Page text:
On 24 August 2016, Turkey and Turkish backed rebels attacked ISIS positions across the border, from Jarabulus west to Al-Rai, taking a series of towns and taking a hold of a strip 5 to 20 km deep. Turkey called this operation Euphrates Shield.

In recordings released in 2014, Turkish intelligence chief Hakan Fidan suggests that rockets should be fired from Syria into Turkey to justify military action in retaliation.

In 2020, following the Balyun airstrikes, Turkey initiated Operation Spring Shield against the Syrian army.

Rapprochement

In October 2021, Turkish Foreign Minister Mevlüt Çavuşoğlu met with Syrian Foreign Minister Faisal Mekdad at the Non-Aligned Movement summit, and relations between the two countries' intelligence agencies were resumed. Cavusoglu publicly announced this in August 2022 and called for reconciliation between the Syrian government and the opposition.

The official newspaper Türkiye published 5 conditions set by the Syrian government to resume diplomatic relations, as follows:

  1. The return of the government's control of Idlib, stopping support for the rebels and respecting Syrian sovereignty (end of Turkish occupation),
  2. Transfer the management of the Reyhanlı – Cilvegözü border crossing and the Kessab Customs crossing to the Syrian authorities,
  3. Opening a commercial corridor between Damascus and Cilvegözü,
  4. Damascus has full control of the strategic transportation M4 highway, located on the line between Aleppo, Latakia, Deir Ezzor and Hasaka in eastern Syria,
  5. Turkey provides diplomatic support to Syria regarding US and EU sanctions.

In return, Ankara wants from Damascus the complete cleansing of the areas of the (PKK/YPG), the safe return of refugees and the proper completion of political and military integration between the opposition and the government.

In September 2022, Reuters reported that the heads of Syrian and Turkish intelligence had met in Damascus in recent weeks. The talks made significant progress and sought to pave the way for meetings at higher levels.

On 19 November 2022, Turkey launched airstrikes over several towns in northern Syria, a week after the 2022 Istanbul bombing.

On 29 November 2022, United Nations special envoy for Syria Geir Pederson warned the Security Council that the current military escalation in Syria is dangerous to civilians and regional stability, and urged Turkey and the Kurdish-led forces in northern Syria to de-escalate.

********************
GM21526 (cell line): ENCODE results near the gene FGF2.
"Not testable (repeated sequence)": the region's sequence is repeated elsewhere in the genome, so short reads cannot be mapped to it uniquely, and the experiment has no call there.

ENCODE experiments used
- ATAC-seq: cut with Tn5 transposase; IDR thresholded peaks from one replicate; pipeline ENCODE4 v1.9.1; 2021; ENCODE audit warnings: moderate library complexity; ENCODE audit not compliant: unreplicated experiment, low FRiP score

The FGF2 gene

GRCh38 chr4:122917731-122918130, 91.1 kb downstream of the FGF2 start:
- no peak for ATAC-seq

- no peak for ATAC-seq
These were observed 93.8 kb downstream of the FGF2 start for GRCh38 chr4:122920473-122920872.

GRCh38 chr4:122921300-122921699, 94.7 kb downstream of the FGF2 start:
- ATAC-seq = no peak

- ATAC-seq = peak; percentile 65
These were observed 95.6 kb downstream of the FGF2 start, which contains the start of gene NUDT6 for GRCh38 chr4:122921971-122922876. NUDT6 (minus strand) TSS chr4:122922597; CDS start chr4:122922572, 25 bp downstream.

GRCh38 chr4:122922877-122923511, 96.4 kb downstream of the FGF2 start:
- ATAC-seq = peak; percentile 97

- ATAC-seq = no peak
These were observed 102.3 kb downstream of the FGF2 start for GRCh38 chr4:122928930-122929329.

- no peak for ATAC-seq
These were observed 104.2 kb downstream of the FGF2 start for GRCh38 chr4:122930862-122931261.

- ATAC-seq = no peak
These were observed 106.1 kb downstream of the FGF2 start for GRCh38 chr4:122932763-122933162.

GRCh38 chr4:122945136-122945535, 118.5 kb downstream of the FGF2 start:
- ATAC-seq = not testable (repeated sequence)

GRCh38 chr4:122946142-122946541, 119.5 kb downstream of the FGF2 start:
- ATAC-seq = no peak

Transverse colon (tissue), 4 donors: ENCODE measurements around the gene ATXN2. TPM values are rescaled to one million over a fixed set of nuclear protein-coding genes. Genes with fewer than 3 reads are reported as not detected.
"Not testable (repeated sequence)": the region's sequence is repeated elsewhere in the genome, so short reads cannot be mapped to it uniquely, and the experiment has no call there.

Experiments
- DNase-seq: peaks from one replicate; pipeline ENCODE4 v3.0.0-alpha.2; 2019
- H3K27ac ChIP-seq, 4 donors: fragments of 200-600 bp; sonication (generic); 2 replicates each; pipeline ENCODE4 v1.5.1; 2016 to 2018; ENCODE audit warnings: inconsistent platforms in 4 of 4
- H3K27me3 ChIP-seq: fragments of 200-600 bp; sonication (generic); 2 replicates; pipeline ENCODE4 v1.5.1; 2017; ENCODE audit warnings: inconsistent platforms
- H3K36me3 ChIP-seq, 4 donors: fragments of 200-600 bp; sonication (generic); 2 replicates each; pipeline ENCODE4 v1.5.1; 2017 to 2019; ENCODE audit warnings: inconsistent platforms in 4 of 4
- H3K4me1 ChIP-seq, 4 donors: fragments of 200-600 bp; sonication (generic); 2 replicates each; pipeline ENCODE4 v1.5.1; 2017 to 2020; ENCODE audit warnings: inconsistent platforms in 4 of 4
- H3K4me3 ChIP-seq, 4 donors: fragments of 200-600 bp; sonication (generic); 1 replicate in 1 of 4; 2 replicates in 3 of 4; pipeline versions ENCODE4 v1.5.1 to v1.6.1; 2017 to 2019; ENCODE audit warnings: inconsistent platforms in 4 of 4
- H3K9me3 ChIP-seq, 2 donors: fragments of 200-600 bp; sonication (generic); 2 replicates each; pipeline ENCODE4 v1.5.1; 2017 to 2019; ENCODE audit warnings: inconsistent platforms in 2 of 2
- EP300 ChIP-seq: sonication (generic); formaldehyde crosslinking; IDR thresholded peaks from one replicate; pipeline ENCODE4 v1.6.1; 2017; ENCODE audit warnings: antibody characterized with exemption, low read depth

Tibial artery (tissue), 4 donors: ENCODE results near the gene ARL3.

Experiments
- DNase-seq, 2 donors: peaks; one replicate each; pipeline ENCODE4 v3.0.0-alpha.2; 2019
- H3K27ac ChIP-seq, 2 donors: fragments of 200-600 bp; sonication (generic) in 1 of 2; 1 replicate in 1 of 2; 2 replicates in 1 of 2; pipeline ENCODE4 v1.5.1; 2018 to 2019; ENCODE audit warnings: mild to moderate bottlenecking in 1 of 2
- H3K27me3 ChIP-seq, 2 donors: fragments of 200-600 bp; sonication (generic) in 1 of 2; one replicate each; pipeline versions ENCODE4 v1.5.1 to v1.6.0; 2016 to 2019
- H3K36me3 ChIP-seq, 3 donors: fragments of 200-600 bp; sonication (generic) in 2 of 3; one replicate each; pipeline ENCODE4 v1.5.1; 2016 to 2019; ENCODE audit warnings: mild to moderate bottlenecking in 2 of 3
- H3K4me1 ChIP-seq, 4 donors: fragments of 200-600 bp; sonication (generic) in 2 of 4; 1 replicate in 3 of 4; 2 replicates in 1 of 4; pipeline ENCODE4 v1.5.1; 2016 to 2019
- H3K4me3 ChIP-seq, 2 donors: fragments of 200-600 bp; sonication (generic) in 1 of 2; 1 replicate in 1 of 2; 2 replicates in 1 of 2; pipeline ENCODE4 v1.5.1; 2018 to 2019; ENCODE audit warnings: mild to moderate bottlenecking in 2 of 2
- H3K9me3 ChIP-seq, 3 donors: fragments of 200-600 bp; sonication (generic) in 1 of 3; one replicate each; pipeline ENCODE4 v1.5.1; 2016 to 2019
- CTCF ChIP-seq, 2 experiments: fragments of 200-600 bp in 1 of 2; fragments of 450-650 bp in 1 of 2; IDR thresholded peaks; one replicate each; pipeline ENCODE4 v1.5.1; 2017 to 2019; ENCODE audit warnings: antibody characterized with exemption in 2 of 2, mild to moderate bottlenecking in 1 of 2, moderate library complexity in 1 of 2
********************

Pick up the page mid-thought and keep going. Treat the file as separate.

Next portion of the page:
In early December 2022, Reuters reported that the Syrian leadership was still resisting Russia's efforts to convene a summit between Assad and Erdoğan. This is due to the unwillingness to grant Erdoğan a "victory" that would enhance his chances in the June 2023 elections. In a major breakthrough, on 28 December, both countries' defense ministers and intelligence chiefs met in Moscow, and the talks were described as fruitful.

In late March 2023, Turkey had taken the path of easing economic sanctions against Syria, as Erdogan is seeking a "bilateral normalization effort" with his Syrian counterpart Bashar Al-Assad, according to Le Monde. Earlier, US Secretary of State Antony Blinken and Turkish Foreign Minister Mevlüt Çavuşoğlu met in Ankara to seek a solution to the separatist-controlled north of Syria, an issue long at heart for the Turkish republic.

See also

  • Foreign relations of Syria
  • Foreign relations of Turkey
  • Levant Quartet
  • Turks in Syria
  • Syrians in Turkey
  • Turkish occupation of northern Syria
  • Operation Olive Branch
  • Syria–Turkey barrier
  • Syria–Turkey border

References

Further reading

  • Alam, Kamal. "The Assad-Erdogan Relationship: A Mirror into Syrian-Turkish Ties." Asian Affairs (2020): 1-14.

External links

  • Embassy of Turkey in Damascus
  • Embassy of Syria in Ankara
  • Turkish Ministry of Foreign Affairs about relations with Syria
  • Syria-Turkey Economical Relationship, Al-Jazeera, December 2009
  • "Turkish-Syrian Relations: A Checkered History". Middle East Policy Council. 24 February 1955. Retrieved 17 February 2019.
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Text submitted to CC-BY-SA license. Source: Syria–Turkey relations by Wikipedia (Historical)